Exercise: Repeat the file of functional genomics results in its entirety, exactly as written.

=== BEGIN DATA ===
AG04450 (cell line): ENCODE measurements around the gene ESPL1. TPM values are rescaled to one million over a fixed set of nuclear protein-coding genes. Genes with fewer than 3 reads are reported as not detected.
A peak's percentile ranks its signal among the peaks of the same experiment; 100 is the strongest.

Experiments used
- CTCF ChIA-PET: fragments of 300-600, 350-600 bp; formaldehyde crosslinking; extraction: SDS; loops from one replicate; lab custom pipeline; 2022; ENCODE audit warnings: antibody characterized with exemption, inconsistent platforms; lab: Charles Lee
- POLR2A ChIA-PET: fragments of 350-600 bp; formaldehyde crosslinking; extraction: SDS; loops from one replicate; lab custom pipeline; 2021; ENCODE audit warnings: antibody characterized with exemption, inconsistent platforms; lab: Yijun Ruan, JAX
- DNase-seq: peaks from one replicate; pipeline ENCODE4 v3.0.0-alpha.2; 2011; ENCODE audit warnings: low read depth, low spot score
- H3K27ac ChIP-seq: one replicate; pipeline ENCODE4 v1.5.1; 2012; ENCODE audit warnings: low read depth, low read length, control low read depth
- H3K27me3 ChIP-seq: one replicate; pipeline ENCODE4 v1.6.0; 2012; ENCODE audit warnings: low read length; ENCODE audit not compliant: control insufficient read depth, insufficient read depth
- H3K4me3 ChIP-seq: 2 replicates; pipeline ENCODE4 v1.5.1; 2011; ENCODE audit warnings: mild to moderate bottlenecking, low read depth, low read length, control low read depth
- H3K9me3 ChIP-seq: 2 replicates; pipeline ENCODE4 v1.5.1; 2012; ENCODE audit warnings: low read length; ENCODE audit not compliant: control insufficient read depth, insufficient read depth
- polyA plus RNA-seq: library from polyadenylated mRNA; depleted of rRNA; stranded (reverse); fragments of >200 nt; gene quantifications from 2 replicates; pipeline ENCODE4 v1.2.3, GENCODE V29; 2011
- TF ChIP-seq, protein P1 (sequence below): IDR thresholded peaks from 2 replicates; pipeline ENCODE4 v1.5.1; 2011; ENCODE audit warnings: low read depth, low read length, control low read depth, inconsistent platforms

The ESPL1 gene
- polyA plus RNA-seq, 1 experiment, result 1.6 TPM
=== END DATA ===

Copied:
AG04450 (cell line): ENCODE measurements around the gene ESPL1. TPM values are rescaled to one million over a fixed set of nuclear protein-coding genes. Genes with fewer than 3 reads are reported as not detected.
A peak's percentile ranks its signal among the peaks of the same experiment; 100 is the strongest.

Experiments used
- CTCF ChIA-PET: fragments of 300-600, 350-600 bp; formaldehyde crosslinking; extraction: SDS; loops from one replicate; lab custom pipeline; 2022; ENCODE audit warnings: antibody characterized with exemption, inconsistent platforms; lab: Charles Lee
- POLR2A ChIA-PET: fragments of 350-600 bp; formaldehyde crosslinking; extraction: SDS; loops from one replicate; lab custom pipeline; 2021; ENCODE audit warnings: antibody characterized with exemption, inconsistent platforms; lab: Yijun Ruan, JAX
- DNase-seq: peaks from one replicate; pipeline ENCODE4 v3.0.0-alpha.2; 2011; ENCODE audit warnings: low read depth, low spot score
- H3K27ac ChIP-seq: one replicate; pipeline ENCODE4 v1.5.1; 2012; ENCODE audit warnings: low read depth, low read length, control low read depth
- H3K27me3 ChIP-seq: one replicate; pipeline ENCODE4 v1.6.0; 2012; ENCODE audit warnings: low read length; ENCODE audit not compliant: control insufficient read depth, insufficient read depth
- H3K4me3 ChIP-seq: 2 replicates; pipeline ENCODE4 v1.5.1; 2011; ENCODE audit warnings: mild to moderate bottlenecking, low read depth, low read length, control low read depth
- H3K9me3 ChIP-seq: 2 replicates; pipeline ENCODE4 v1.5.1; 2012; ENCODE audit warnings: low read length; ENCODE audit not compliant: control insufficient read depth, insufficient read depth
- polyA plus RNA-seq: library from polyadenylated mRNA; depleted of rRNA; stranded (reverse); fragments of >200 nt; gene quantifications from 2 replicates; pipeline ENCODE4 v1.2.3, GENCODE V29; 2011
- TF ChIP-seq, protein P1 (sequence below): IDR thresholded peaks from 2 replicates; pipeline ENCODE4 v1.5.1; 2011; ENCODE audit warnings: low read depth, low read length, control low read depth, inconsistent platforms

The ESPL1 gene
- polyA plus RNA-seq, 1 experiment, result 1.6 TPM